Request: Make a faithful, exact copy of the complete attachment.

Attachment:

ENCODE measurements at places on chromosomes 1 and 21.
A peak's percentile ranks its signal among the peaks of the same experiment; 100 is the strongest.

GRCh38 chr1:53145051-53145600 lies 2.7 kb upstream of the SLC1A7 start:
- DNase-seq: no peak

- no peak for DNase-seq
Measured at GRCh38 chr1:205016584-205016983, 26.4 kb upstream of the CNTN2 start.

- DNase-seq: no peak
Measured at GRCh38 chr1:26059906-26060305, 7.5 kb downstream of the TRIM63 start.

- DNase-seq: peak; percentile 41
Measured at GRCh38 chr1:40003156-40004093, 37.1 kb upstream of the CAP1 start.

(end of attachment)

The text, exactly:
ENCODE measurements at places on chromosomes 1 and 21.
A peak's percentile ranks its signal among the peaks of the same experiment; 100 is the strongest.

GRCh38 chr1:53145051-53145600 lies 2.7 kb upstream of the SLC1A7 start:
- DNase-seq: no peak

- no peak for DNase-seq
Measured at GRCh38 chr1:205016584-205016983, 26.4 kb upstream of the CNTN2 start.

- DNase-seq: no peak
Measured at GRCh38 chr1:26059906-26060305, 7.5 kb downstream of the TRIM63 start.

- DNase-seq: peak; percentile 41
Measured at GRCh38 chr1:40003156-40004093, 37.1 kb upstream of the CAP1 start.